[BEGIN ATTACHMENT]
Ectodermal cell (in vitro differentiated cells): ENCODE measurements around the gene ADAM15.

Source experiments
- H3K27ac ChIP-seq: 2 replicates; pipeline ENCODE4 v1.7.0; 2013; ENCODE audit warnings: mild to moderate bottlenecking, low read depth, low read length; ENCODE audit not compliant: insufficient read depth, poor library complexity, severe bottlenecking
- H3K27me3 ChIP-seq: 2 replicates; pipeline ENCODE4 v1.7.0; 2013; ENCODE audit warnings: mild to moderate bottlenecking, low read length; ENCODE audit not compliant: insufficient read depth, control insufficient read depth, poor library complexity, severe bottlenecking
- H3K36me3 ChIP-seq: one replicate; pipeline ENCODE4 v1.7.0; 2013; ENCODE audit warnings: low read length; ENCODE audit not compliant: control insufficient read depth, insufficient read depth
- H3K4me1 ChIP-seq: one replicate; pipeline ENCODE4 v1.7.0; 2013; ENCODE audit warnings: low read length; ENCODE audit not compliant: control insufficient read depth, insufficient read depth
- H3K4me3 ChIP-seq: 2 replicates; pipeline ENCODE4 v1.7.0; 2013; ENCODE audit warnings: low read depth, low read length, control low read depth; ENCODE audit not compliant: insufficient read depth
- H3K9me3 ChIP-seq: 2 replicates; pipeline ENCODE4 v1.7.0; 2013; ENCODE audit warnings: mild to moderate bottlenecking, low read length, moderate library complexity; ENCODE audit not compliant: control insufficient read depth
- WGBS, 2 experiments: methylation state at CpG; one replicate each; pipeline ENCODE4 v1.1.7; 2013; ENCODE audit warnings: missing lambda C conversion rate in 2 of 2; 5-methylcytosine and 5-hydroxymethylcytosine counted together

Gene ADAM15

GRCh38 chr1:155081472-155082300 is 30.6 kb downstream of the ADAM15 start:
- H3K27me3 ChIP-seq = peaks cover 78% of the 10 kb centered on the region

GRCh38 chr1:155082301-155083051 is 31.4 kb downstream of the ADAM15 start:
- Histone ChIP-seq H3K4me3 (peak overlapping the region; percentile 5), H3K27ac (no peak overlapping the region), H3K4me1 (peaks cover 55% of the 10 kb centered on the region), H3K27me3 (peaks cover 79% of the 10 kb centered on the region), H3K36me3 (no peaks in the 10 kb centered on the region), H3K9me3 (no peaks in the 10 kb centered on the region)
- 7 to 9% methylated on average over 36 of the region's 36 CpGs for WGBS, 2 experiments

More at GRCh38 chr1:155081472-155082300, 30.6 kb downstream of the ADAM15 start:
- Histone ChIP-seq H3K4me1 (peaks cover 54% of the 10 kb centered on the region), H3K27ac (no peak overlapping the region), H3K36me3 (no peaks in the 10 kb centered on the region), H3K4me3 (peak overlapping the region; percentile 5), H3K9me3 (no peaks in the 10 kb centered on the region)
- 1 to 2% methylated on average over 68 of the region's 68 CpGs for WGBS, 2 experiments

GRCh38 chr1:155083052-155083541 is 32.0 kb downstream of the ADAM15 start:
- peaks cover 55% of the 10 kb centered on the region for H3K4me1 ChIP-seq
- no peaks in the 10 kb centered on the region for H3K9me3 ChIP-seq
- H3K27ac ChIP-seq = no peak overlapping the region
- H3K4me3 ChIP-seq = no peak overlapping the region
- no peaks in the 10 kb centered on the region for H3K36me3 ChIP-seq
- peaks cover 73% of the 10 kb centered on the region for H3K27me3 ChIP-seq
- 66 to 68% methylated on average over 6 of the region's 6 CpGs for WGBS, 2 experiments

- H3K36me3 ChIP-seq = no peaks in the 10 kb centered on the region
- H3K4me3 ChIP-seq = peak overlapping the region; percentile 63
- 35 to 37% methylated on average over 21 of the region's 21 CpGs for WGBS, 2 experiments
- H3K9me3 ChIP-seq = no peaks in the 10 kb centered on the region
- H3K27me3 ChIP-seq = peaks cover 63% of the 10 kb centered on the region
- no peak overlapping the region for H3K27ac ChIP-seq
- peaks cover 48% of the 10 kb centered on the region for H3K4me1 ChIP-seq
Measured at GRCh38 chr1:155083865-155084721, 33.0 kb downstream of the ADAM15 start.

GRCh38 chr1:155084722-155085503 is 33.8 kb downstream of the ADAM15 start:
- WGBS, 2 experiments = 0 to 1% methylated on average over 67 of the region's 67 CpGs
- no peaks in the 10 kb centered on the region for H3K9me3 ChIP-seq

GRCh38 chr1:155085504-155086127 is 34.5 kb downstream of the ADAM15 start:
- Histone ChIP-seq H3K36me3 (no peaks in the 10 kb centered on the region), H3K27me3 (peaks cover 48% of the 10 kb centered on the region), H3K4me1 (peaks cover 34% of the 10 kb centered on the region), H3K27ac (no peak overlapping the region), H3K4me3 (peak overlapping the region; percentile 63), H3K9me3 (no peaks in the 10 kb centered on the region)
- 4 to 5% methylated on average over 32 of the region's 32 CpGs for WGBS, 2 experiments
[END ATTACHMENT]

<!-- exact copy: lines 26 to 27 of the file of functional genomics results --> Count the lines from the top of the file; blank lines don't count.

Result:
- 66 to 68% methylated on average over 6 of the region's 6 CpGs for WGBS, 2 experiments

- H3K36me3 ChIP-seq = no peaks in the 10 kb centered on the region